As noted by Seheult, serious COVID-19 infection triggers a perfect storm of superoxide-driven oxidative stress, as SARS-CoV-2 attaches to the ACE2 receptor, triggering angiotensin 2 (AT-2), which stimulates superoxide. Simultaneously, there's a deficiency of AT-1,7, which inhibits superoxide. This deficiency allows superoxide to accumulate further.

SARS-CoV-2 also attracts polymorphonuclear leukocytes (PMNs), a type of white blood cell, which also produces superoxide in its efforts to destroy pathogens. All of that superoxide is then converted into other ROS that destroy endothelial cells.

This down-spiral can be inhibited by NAC, as it boosts GSSG. As illustrated in Seheult's graphic below, when you add two GSH molecules and hydrogen peroxide together, you end up with oxidized glutathione and harmless water, thereby alleviating the oxidative stress.

NAC Reduces Lung Injury

Previous studies have also shown NAC helps improve a variety of lung-related problems, including pneumonia and acute respiratory distress syndrome (ARDS),16 both of which are common characteristics of COVID-19. It's also been shown to speed recovery, reduce intensive care unit (ICU) stays and reduce the need for mechanical ventilation among those with respiratory problems. Such studies include:

  • A 2017 meta-analysis,17 which found a significant reduction in ICU stays among ARDS patients treated with NAC, even though there was no significant difference in short-term mortality risk.
  • A 2007 study,18 which concluded that NAC improves ARDS by "increasing intracellular glutathione and extracellular thiol molecules" along with general antioxidant effects.
  • Research19 published in 2018 found NAC reduces oxidative and inflammatory damage in patients with community-acquired pneumonia.
  • Another 2018 study20 found NAC improves post-operative lung function in patients undergoing liver transplantation.
  • A 1994 study21 found NAC enhances recovery from acute lung injury, significantly regressing patients' lung injury score during the first 10 days of treatment, and significantly reducing the need for ventilation. After three days of treatment, only 17% of those receiving NAC needed ventilation, compared to 48% in the placebo group.

NAC Protects Against Blood Clots Too

In this MedCram video, Seheult reviews the abnormal blood clotting aspects of COVID-19. Interestingly, NAC addresses this problem too, as several studies22,23,24,25 have confirmed it counteracts hypercoagulation and reduces the risk of blood clots and stroke.

As noted in one of these studies,26 "NAC has anticoagulant and platelet-inhibiting properties." It also has potent thrombolytic effects, meaning it breaks down blood clots that have already formed.27 According to another study,28 NAC protects against stroke in part by enhancing GSH and correcting antioxidant levels.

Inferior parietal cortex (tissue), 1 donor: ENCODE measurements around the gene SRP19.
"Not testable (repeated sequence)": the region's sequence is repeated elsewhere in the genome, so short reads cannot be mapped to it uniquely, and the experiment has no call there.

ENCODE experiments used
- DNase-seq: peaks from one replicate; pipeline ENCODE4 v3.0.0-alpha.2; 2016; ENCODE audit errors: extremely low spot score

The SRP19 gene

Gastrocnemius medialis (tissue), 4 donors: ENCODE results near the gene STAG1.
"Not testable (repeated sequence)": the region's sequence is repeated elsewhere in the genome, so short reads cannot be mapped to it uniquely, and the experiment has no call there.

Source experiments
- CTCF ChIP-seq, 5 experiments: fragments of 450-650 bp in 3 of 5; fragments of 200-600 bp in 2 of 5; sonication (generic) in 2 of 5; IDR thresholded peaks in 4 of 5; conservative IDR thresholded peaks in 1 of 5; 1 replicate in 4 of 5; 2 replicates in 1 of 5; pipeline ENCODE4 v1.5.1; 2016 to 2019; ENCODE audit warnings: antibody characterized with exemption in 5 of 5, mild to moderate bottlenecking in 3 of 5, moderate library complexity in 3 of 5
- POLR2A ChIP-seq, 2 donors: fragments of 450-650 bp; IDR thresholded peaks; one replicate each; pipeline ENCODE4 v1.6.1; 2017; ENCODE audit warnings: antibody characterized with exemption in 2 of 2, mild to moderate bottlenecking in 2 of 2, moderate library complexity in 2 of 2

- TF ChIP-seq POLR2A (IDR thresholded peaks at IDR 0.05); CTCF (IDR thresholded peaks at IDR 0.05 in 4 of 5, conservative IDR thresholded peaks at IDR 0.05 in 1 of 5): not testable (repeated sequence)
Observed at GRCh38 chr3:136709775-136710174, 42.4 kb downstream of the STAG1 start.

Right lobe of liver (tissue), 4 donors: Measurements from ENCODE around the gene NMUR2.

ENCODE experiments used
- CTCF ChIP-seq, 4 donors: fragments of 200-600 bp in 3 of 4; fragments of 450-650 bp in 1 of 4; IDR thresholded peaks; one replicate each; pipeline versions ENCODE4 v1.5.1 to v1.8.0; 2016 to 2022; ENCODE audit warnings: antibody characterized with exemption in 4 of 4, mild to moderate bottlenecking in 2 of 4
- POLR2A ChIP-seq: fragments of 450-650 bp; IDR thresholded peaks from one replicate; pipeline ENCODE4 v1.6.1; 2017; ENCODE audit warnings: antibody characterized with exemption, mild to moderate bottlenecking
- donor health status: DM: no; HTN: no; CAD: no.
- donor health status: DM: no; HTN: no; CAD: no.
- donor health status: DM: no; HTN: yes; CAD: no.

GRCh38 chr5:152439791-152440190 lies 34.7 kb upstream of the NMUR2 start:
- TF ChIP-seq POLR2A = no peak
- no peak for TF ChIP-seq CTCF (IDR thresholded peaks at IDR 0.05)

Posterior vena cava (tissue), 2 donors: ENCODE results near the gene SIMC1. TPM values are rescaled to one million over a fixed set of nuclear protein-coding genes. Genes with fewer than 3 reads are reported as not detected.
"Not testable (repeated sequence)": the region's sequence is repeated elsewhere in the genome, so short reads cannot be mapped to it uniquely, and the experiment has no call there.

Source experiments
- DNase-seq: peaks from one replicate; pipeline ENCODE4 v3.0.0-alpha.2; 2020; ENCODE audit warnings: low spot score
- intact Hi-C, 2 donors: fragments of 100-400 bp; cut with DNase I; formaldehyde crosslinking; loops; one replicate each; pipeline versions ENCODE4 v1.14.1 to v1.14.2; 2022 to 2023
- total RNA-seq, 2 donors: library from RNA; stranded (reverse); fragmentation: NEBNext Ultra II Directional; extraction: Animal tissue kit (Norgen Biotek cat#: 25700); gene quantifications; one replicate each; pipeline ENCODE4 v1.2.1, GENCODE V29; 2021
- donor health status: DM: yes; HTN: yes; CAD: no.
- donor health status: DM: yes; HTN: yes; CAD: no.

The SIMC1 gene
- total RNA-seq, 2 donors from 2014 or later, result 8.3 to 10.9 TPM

Seheult's hypothesis for why NAC may be useful against COVID-19 can be summarized as follows: SARS-CoV-2 attaches to and reduces the ACE2 receptor, which causes AT-2 to increase and AT-1,7 to decrease. This in turn increases damaging superoxide that causes oxidative stress and endothelial cell dysfunction.

It is important to note that COVID-19 is not just a respiratory disorder, but also a vascular disorder that causes blood clots, which impair the ability to exchange oxygen in the lungs.

Fortunately, the sulfur in NAC (from cysteine) also reduces the intrachain disulfide bonds by von Willebrand factors that have polymerized by dissociating the sulfur bonds holding them together thus contributing to the clot. Once von Willebrand factor sulfur bonds are broken, the clots starts to dissolve and the blood vessels open up again allowing for exchange of oxygen and carbon dioxide.

Interestingly, NAC's mechanism of action does not appear to increase bleeding disorders like heparin or coumadin would, and appears to provide a safer alternative to these agents. This suggests that the "H" of heparin in the MATH+ protocol could simply be replaced with NAC.

Overall, the more we learn about COVID-19, the more we come to find there may be simple and inexpensive ways to treat this perplexing illness. NAC in particular looks like a good candidate for consideration. An added boon is NAC's excellent safety profile. As noted by Seheult, many studies have shown there are no serious adverse effects associated with its use.

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Calming Herb Can Ease Tension Headaches, May Promote Sleep